Want Your Womans’ ‘Private Parts’ to Smell Like Peaches? (So Do These Dudes)


…so they created a product to “git ‘er done!”

An article was written earlier this week that introduced Sweet Peach, a new probiotic supplement said to be a product that would make the private parts of women smell like fruit. But whoa! People have to be careful how they present this stuff because as a result, the response across the internet was understandable outrage: Who the hell were the guys behind this and what right did they have to decide how women’s bodies ought to smell?

But as it turns out, Sweet Peach wasn’t even created by Austen Heinz and Gilad Gome, the two “start up dudes” who introduced it to the world at the DEMO tech conference. Apparently, the men not only  misled people, but they characterized the product totally wrong.

The sole founder and CEO of Sweet Peach Probiotics is Audrey Hutchinson – a 20-year-old woman who describes herself as an “ultrafeminist.”

Hutchinson had studied on a full Distinguished Scientist scholarship before she dropped out to realize her vision to help women manage their reproductive health without the need for doctors or clinics. “I don’t think women should have vaginas that smell like peaches or anything like that,” she says, about the erroneous presentation previously put out on the net by Heinz and Gome.

The remarks by the two men sparked strong opinions around the Web on Wednesday and Thursday, with critical coverage on sites including Valleywag, Salon, the Huffington Post, BuzzFeed, the Daily Mail, and Business Insider.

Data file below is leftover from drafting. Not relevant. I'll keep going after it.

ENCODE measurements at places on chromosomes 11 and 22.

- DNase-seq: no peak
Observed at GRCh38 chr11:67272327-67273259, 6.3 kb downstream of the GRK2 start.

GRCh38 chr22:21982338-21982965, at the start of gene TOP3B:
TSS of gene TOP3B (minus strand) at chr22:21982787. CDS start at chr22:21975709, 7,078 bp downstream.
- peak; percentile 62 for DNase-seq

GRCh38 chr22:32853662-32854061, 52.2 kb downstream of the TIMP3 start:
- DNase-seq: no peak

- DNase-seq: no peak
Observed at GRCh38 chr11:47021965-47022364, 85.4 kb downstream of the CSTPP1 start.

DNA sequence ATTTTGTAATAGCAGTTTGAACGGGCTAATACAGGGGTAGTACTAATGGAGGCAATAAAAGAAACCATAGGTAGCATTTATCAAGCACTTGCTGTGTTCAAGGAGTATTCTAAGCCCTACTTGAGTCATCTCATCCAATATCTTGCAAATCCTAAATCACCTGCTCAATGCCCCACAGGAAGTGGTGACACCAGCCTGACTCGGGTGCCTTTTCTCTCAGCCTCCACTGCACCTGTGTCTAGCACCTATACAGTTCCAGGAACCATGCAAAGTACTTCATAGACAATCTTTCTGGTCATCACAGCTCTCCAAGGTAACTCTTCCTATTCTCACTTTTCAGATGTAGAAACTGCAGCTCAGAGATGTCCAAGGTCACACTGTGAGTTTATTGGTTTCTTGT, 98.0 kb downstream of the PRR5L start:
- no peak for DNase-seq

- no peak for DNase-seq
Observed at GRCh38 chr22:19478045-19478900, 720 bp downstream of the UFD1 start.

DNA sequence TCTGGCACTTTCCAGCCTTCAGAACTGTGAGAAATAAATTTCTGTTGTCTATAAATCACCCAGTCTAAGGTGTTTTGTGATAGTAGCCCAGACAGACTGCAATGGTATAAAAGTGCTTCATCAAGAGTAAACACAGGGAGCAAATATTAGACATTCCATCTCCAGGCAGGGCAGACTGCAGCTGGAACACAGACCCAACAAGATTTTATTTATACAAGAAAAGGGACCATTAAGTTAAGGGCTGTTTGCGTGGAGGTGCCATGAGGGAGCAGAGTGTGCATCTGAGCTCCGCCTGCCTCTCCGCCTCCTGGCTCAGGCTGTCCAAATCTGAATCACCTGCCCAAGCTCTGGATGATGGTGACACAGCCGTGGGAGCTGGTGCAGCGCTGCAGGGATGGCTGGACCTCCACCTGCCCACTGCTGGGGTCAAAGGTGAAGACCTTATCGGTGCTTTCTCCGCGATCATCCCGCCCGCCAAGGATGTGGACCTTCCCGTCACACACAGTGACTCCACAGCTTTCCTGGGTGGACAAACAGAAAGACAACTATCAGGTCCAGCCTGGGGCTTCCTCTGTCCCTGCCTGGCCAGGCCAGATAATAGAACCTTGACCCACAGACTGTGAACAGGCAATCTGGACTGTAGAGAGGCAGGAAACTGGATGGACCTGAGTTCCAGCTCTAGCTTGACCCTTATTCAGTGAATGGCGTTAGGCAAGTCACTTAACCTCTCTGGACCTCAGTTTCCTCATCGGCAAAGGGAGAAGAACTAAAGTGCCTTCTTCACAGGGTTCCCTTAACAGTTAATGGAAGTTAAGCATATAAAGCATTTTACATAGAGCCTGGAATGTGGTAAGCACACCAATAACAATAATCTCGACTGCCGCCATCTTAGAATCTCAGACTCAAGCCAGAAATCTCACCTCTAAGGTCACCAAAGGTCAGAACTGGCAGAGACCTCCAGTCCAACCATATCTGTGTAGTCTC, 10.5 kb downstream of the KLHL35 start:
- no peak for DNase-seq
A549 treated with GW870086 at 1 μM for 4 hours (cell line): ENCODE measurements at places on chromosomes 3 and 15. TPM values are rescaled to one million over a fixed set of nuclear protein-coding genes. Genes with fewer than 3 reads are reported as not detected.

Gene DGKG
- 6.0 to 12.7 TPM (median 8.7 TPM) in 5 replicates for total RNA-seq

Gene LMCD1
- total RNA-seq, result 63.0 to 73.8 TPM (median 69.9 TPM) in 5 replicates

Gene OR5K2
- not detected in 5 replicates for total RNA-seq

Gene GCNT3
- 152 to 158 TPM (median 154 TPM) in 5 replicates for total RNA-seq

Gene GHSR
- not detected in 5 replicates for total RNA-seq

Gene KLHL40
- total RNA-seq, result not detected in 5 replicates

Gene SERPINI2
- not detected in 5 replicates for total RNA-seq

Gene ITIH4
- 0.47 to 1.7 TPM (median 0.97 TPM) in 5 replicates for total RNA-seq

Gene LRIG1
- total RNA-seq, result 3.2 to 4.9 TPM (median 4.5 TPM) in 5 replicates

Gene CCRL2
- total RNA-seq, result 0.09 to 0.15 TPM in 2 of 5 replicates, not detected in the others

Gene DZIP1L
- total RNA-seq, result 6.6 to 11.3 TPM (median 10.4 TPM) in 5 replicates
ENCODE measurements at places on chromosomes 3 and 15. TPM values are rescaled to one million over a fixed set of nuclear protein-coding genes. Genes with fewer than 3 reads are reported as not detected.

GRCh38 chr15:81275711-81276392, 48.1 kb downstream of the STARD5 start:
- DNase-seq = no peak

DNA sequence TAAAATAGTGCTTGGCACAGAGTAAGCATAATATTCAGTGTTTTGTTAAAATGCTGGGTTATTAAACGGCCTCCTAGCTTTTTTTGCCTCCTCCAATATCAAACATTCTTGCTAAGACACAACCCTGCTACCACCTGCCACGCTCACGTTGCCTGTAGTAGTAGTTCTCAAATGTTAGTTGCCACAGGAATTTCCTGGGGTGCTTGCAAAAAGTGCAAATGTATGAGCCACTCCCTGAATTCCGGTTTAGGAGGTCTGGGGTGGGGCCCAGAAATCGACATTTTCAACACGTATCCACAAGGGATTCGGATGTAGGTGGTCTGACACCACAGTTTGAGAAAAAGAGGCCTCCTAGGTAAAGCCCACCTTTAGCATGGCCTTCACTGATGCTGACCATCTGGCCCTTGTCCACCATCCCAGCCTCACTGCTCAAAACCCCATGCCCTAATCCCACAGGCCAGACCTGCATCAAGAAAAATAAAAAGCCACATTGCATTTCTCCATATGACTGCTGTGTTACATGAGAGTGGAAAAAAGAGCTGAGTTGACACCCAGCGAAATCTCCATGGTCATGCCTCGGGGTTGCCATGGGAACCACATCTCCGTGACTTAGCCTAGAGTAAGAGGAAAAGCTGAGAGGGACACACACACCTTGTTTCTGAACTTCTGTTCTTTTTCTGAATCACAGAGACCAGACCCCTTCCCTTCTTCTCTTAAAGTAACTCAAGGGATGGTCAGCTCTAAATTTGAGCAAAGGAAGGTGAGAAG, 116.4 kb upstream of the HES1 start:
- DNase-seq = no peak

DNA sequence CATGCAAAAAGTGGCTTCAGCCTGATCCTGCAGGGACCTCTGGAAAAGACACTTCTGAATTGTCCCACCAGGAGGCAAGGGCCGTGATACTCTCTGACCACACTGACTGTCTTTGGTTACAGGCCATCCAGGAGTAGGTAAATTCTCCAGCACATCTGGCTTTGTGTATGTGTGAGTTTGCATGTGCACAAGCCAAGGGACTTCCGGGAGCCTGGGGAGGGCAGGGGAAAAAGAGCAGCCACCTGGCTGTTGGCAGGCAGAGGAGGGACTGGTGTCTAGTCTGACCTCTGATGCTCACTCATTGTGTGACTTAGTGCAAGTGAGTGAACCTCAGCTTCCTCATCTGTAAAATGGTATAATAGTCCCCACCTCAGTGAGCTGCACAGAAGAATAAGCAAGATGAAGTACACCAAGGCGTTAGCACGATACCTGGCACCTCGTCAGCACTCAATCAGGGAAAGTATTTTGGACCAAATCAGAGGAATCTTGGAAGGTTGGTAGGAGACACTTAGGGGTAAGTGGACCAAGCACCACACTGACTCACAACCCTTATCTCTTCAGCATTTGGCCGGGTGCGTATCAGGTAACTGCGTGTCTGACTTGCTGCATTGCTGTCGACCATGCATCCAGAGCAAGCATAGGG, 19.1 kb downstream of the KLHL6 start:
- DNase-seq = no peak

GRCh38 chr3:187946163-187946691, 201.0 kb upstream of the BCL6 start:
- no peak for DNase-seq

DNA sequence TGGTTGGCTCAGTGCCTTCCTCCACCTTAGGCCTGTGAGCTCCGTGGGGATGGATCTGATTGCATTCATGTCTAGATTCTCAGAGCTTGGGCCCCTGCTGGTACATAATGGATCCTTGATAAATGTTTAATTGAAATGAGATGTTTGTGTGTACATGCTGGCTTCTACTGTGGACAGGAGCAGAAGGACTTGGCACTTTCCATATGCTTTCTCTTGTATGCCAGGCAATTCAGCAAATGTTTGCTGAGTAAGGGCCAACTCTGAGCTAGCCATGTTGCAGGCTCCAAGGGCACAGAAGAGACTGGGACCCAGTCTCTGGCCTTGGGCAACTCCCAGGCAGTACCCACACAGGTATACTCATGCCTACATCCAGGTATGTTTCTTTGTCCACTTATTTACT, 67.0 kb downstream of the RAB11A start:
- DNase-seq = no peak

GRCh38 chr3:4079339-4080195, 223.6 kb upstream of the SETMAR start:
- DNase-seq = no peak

Hutchinson was literally nauseated. (She says she vomited, twice.)

As it turns out, one of the men, Heinz, owns 10 percent of the equity in Hutchinson’s company, and went ahead with an unveiling of Sweet Peach without informing the founder; who says she would prefer he hadn’t done that because she still considered it to be in stealth mode.

“I wasn’t ready to publicize my company at all, so now I have a lot of questions being asked and a lot of really terrible things being said about my company,” Hutchinson says.

Heinz is the CEO of a DNA printing startup called Cambrian Genomics and really has no involvement at all in Sweet Peach. He hadn’t even warned Hutchinson that he would be co-presenting the project with Gome. The Israeli entrepreneur is part of a team developing a product to make dog and cat feces smell like bananas. “If I’d known Austen was going in to discuss these two different startups in his talk, I definitely would have advised him against it,” Hutchinson says.

Heinz acknowledged his error, and accredited it to being given extra time on a presentation at the last minute. Not mentioning Hutchinson as the founder or including a photo of her among his slides was a mistake, he says.

Gome, who had come to the Bay Area from Israel in preparation for the launch of Petomics, was only supposed to be demoing his own product, “but since we were on the topic of the microbiome, I think he got excited,” Heinz says. “He’s a microbiologist and he likes to talk about possibilities.” Despite having no personal involvement with Hutchinson’s company, Gome spoke about it in the first person, telling me, “We’re going to launch a crowdfunding campaign for Sweet Peach.”

According to the INC. article, it was Gome who introduced the critical misperception about Sweet Peach, after I specifically asked him whether the supplement was designed simply to eliminate unwanted odors, or whether it was meant to introduce desirable new ones, like the scent of peach. He insisted it was the latter, likening the new scent to a marker dye that let the user know the product was working. “Instead of color, this is a scent or a flavor. But it’s way cool that it smells good,” he said. It’s not the first time Gome has expounded on this topic. Earlier this year, he told Motherboard he was working on technology that would allow a woman to “hack into her microbiome and make her vagina smell like roses and taste like Diet Coke.”

For the record, that’s not how Sweet Peach will work.

Read more at INC.

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